"I could see from how well the local fish'n'chip shops were doing and that it was the business to be in, provided you did it right," Cregan says.

"I gave good service to customers and talked to them. My motto was, and still is, 'I'm only as good as my last bag of chips'."

Unlike in Dublin, there wasn't a proliferation of chippers run by Italian immigrants in Cork city, when Cregan was searching for a name for the shop in 1969.

"Dino is the Italian for Denis and when I was asking people what I should call the shop they said 'Dino' because I have 'an Italian nose'," he says. "But all my schoolmates and all my friends would call me Denis."

The first night Dino's opened on Tower Street, Cregan put all the money he had into a cash register sourced by one of his brothers.

"Back then, £12 was a week's wages and a bag of chips cost 9p," he says. "But by the end of the first night, we had £55."

As Dino's became more established, Cregan entered the pub trade and began to expand his burgeoning fast-food empire by opening outlets in Douglas, Bishopstown and Ballincollig.

"I had four pubs up the road from the Tower Street chipper and when people finished their pints, they went for chips," he says.

Cregan sold the Tower Street shop years ago, but the chain now has eight takeaways and restaurants throughout Cork city and county, employing some 120 staff. The company has a drive-through outlet in the northside suburb of Blackpool, just 100 yards from McDonald's, and a take-away and full-service restaurant right on the pier in the up-market town of Kinsale.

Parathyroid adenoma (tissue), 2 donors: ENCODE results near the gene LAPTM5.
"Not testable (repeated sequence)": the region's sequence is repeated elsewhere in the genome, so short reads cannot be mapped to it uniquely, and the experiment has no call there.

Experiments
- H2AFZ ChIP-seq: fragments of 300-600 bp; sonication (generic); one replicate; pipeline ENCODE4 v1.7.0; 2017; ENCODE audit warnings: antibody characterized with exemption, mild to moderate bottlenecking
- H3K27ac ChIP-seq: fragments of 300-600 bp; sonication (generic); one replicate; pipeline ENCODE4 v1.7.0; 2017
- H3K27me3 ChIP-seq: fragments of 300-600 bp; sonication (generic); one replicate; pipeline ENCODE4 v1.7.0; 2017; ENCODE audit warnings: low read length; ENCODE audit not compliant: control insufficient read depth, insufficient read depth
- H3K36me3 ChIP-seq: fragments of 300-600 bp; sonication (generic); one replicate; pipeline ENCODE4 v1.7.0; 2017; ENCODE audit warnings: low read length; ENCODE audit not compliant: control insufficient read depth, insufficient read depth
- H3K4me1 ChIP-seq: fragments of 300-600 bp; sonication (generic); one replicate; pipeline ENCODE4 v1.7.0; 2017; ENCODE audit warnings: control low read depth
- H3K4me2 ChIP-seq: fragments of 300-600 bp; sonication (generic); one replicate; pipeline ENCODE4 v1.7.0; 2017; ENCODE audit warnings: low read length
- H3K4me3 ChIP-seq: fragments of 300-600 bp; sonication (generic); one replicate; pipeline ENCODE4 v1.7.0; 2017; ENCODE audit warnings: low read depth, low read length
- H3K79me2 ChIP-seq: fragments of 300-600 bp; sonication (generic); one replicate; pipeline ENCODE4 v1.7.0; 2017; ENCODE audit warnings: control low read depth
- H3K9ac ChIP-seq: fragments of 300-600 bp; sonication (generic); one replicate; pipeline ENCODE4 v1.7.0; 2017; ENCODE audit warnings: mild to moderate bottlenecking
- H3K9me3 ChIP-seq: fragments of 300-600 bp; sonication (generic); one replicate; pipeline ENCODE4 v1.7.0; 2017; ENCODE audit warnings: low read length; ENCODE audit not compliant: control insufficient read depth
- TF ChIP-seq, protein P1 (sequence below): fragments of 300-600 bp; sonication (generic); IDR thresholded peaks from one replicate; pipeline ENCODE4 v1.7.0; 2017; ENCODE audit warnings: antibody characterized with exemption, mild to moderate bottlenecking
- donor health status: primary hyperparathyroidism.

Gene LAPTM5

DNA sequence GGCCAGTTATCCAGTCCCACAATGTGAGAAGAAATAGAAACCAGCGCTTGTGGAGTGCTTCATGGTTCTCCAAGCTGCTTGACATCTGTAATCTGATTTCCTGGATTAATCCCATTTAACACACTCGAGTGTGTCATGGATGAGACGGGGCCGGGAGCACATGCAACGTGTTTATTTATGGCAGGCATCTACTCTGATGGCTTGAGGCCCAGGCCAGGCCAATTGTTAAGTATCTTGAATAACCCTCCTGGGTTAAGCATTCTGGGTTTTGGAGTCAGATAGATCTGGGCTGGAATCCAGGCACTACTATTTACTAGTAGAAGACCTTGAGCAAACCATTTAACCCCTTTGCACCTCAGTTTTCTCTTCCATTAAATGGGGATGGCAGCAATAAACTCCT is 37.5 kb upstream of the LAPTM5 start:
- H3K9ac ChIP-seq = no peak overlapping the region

The latter, maritime-themed restaurant was extended during the recession and its windows were repositioned so that diners could appreciate the waterside views.

The expansion of the chain appears to have borne fruit. Dino's Group, which is owned and run by Cregan and his children, had shareholder funds of €3.1m at the end of July 2016, according to the latest accounts filed to the Companies Registration Office. Dino's is searching for more sites suitable for its outlets in north and east Co Cork and is also mulling expansion outside the rebel county, Cregan says.

The businessman believes, however, that he would be "seven times richer" had he not become involved in politics. He was asked to stand for election by Fine Gael and won a seat on what was then Cork Corporation in 1979 on his first attempt, representing the Cork South-Central constituency. He held the seat until 2009, when he decided not to contest that year's local elections. He also served as lord mayor of Cork city from 1991 to 1992.